“But Trump!” Is Not Enough — What Hillary Clinton Needs for Her Big Win in November
Like a proper crazymaker, Donald Trump seizes our attention whether we like it or not. He is hard to avoid — cable news broadcasts his rallies and reports his tweets with abandon. Of late, commentators debate whether or not his campaign can right the ship. This is good for Hillary Clinton, right?
Conventional wisdom holds that whoever this campaign is “about” is going to lose, and during these past weeks of Olympic coverage and August summertime, the Clinton campaign has worked hard to get out of the way and let Trump be Trump — a display so frightening that it’s hard to imagine a message more motivating for Dems to turnout in November.
Yet, I return to the question of hope v fear in presidential campaigns. How our last two two-term Democratic presidents ran so hard on hope, one was from a place called Hope and the other had a book called The Audacity of Hope. Oh yes, I deeply fear a Donald Trump presidency. I am not alone. But is “But Trump!” foolproof?
In October 2004, I returned home to Detroit to work the last weeks of the Kerry-Edwards campaign. I had the zealot’s fire, believing America could not survive another term of the George W. Bush administration after we’d invaded Iraq under false pretenses. In my view, “W” seemed controlled by his Vice President and the neo-conservatives whose policies promised perpetual war.
One day, our entire campaign office was sent out to canvas, meaning all of us — from directors to phone-bank volunteers — would knock door-to-door handing out campaign literature and talking to residents. Our neighborhood: Warren, MI, near the GM Tech Center, otherwise known as Reagan Democrat ground zero. Pollster Stanley Greenberg made this county famous with his study of blue collar white Democrats who bolted the party for Reagan in the 1980s.
With “lit” in my hands my reserve went out the window. Yes, I had the talking points about Kerry-Edwards proposals. But the danger, to me, was Bush. Kindly people allowed me inside their foyers. They even nodded their heads in agreement as I spoke. And on that Election Day, Kerry-Edwards carried Michigan. But Kerry-Edwards did not carry enough states to win.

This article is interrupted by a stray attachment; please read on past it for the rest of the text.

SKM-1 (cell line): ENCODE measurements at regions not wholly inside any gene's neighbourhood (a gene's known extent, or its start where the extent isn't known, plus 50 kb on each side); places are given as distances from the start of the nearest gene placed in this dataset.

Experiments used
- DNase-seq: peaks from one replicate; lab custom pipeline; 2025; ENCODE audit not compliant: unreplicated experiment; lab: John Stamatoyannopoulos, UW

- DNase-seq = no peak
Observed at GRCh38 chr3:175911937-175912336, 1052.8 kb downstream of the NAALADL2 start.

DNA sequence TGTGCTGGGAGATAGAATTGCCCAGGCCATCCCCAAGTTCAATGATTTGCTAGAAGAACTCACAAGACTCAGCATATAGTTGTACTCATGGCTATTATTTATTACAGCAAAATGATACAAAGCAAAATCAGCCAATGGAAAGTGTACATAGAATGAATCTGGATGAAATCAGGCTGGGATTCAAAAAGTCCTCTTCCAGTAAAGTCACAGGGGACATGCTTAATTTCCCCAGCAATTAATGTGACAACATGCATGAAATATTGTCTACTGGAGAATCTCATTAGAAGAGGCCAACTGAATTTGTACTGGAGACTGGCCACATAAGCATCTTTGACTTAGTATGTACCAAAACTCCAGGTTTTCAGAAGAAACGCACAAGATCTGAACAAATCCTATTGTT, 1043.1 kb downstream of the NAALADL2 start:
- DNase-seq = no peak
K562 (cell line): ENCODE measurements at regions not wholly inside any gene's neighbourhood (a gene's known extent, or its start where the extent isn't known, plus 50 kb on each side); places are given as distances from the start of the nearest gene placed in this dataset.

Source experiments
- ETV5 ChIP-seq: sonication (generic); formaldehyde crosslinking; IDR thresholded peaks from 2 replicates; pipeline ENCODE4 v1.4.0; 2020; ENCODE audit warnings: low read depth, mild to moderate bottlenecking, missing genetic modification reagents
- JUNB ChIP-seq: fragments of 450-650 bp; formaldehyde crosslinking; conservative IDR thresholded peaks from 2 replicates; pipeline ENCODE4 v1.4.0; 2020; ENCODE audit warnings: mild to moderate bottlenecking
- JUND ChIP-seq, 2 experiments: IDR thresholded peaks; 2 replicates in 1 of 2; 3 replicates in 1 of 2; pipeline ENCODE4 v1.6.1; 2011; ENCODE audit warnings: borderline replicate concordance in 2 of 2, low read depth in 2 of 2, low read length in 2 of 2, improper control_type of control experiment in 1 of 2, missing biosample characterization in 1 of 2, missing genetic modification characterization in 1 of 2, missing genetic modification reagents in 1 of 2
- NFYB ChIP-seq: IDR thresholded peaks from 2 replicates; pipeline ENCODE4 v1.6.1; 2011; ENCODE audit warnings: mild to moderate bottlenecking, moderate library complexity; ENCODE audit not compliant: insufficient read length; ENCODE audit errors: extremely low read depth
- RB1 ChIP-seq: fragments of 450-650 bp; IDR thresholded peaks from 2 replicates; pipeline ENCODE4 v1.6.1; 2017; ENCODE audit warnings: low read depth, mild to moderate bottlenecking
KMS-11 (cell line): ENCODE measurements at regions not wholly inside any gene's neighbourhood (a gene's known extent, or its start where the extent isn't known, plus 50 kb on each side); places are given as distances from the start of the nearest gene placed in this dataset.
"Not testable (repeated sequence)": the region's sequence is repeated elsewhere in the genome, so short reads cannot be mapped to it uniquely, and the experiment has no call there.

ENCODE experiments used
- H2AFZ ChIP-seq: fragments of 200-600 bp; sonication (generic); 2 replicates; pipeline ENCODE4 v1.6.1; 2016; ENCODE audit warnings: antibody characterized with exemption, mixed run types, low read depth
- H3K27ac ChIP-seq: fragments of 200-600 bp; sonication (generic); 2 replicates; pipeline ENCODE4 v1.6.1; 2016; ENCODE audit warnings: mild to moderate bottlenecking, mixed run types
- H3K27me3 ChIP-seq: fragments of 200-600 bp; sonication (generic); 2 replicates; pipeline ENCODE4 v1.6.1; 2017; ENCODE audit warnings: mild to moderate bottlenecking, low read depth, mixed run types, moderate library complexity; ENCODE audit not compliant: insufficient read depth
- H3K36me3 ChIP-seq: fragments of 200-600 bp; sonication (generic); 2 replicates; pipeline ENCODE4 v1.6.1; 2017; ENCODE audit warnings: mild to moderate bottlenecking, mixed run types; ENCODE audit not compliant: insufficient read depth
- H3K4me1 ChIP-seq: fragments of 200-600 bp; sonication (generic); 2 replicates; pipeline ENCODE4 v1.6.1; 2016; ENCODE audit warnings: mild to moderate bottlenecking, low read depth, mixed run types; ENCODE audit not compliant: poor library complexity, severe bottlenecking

No matter how ridiculous W appeared in Jon Stewart jokes, no matter that war raged on in Iraq and Afghanistan, he was still president. “But Bush!” had not been enough. If you ask me what the big message was for Kerry-Edwards beyond “let the sane folks be back in charge”, I couldn’t tell you.
Now, we stare down the last weeks of Hillary Clinton v Donald Trump. This past year I’ve sat mentally slack-jawed as Trump made declarations that for any other candidates would have been bullets to the brain. From “Mexicans are rapists” to baiting Russian hackers to track down deleted Clinton emails, Trump is proving to be the real Teflon Don, still in this race despite GOP Establishment snubs and pervasive disbelief that a candidate caught lying so often could get this far.
The Clinton campaign needs the “blue wall” — states that have gone blue, or Democratic, since 1992 — to hold. Campaign advisors have stated they hope to win with the “Obama Coalition”, people of color, white women, college educated, and independents who are highly motivated to vote. Polling is strong right now. But the key words in the previous sentence are “highly motivated.” Pollster answers don’t count for votes.
What motivates? Enthusiasm, yes. But I’d argue: the beautiful future. Good ole Morning in America. I worry that Mrs. Clinton is so concerned about not over-promising, that she is reluctant to speak to the dream that nourishes, the dream that mobilizes. The dream that can be shared by so many Americans at once, as we try to pull ourselves out of a status quo that for too many people is violent, discriminatory, and lacks economic opportunities and mobility.
Mrs. Clinton: please don’t be afraid to over-promise. No one is expecting you to deliver all of this on your own. This is the dream you speak to that we all engage together. You have so many positive messages and policy proposals. Conventional wisdom is convincing, but as the homestretch approaches, never deny your voters the big picture of what our American future can be.
Hope isn’t fuzzy-wuzzy; hope is self-interest — for one’s community, for one’s self. Hope is faith that life can be fair, better.
The reality is this: Democrats are competing against Trump’s “hope” pitch. He promises jobs. He promises good deals. He implicitly promises power to whites that feel prosperity and status are their birthright.
We cannot overstate the motivating power of the beautiful future. A vote for President Obama was always more than just a vote for a man, or an administration. A vote for Obama was a vote for a vision of America closer to the Founding Fathers’ ideals than had ever yet been. Despite policy roadblocks and failures, Obama’s coalition re-upped in 2012.
As the man who created the Trump Taj Mahal knows, gamblers play despite knowing the odds. They hear coins clang from winning slot pulls. They imagine, to borrow from the old lottery tagline — if someone’s gonna win, why not them? If Hillary Clinton doesn’t offer a powerful vision of shared prosperity and fairness — if she doesn’t offer hope that goes beyond the greatness of her historic run– too many gamblers may stake our future on a disastrous bet.
I have great hope that Mrs. Clinton will pull this off.